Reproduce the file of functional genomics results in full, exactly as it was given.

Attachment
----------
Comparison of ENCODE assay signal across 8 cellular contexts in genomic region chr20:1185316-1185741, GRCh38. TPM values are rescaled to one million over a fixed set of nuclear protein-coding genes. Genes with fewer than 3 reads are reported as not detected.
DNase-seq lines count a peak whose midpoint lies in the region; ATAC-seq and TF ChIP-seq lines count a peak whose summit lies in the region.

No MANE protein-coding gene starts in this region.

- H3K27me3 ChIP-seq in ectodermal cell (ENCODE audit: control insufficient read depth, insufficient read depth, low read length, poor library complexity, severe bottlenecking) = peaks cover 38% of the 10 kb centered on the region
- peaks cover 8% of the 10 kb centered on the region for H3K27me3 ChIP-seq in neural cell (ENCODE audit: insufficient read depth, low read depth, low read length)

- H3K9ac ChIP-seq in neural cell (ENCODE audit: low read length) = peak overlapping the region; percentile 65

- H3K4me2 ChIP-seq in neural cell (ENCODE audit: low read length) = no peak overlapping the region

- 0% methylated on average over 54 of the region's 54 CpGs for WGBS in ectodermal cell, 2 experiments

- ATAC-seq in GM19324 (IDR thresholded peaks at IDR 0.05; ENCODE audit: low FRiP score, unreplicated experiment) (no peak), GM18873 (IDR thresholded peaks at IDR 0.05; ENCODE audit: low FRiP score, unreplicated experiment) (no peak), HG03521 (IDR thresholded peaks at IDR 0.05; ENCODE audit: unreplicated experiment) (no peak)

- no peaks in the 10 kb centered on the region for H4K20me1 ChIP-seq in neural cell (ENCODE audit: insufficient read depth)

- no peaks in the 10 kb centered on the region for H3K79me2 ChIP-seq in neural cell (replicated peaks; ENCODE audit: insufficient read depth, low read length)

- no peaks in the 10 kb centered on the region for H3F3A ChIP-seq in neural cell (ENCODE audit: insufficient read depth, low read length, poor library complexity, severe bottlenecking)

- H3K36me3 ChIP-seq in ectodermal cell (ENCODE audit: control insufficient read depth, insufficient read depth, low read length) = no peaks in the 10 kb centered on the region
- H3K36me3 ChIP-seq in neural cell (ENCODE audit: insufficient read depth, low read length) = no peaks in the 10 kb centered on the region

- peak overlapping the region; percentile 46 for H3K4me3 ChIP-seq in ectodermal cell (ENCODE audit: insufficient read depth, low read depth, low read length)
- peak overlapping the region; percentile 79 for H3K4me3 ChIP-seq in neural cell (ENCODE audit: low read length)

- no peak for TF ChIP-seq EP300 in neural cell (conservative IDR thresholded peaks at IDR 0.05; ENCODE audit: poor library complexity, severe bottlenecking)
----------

Comparison of ENCODE assay signal across 8 cellular contexts in genomic region chr20:1185316-1185741, GRCh38. TPM values are rescaled to one million over a fixed set of nuclear protein-coding genes. Genes with fewer than 3 reads are reported as not detected.
DNase-seq lines count a peak whose midpoint lies in the region; ATAC-seq and TF ChIP-seq lines count a peak whose summit lies in the region.

No MANE protein-coding gene starts in this region.

- H3K27me3 ChIP-seq in ectodermal cell (ENCODE audit: control insufficient read depth, insufficient read depth, low read length, poor library complexity, severe bottlenecking) = peaks cover 38% of the 10 kb centered on the region
- peaks cover 8% of the 10 kb centered on the region for H3K27me3 ChIP-seq in neural cell (ENCODE audit: insufficient read depth, low read depth, low read length)

- H3K9ac ChIP-seq in neural cell (ENCODE audit: low read length) = peak overlapping the region; percentile 65

- H3K4me2 ChIP-seq in neural cell (ENCODE audit: low read length) = no peak overlapping the region

- 0% methylated on average over 54 of the region's 54 CpGs for WGBS in ectodermal cell, 2 experiments

- ATAC-seq in GM19324 (IDR thresholded peaks at IDR 0.05; ENCODE audit: low FRiP score, unreplicated experiment) (no peak), GM18873 (IDR thresholded peaks at IDR 0.05; ENCODE audit: low FRiP score, unreplicated experiment) (no peak), HG03521 (IDR thresholded peaks at IDR 0.05; ENCODE audit: unreplicated experiment) (no peak)

- no peaks in the 10 kb centered on the region for H4K20me1 ChIP-seq in neural cell (ENCODE audit: insufficient read depth)

- no peaks in the 10 kb centered on the region for H3K79me2 ChIP-seq in neural cell (replicated peaks; ENCODE audit: insufficient read depth, low read length)

- no peaks in the 10 kb centered on the region for H3F3A ChIP-seq in neural cell (ENCODE audit: insufficient read depth, low read length, poor library complexity, severe bottlenecking)

- H3K36me3 ChIP-seq in ectodermal cell (ENCODE audit: control insufficient read depth, insufficient read depth, low read length) = no peaks in the 10 kb centered on the region
- H3K36me3 ChIP-seq in neural cell (ENCODE audit: insufficient read depth, low read length) = no peaks in the 10 kb centered on the region

- peak overlapping the region; percentile 46 for H3K4me3 ChIP-seq in ectodermal cell (ENCODE audit: insufficient read depth, low read depth, low read length)
- peak overlapping the region; percentile 79 for H3K4me3 ChIP-seq in neural cell (ENCODE audit: low read length)

- no peak for TF ChIP-seq EP300 in neural cell (conservative IDR thresholded peaks at IDR 0.05; ENCODE audit: poor library complexity, severe bottlenecking)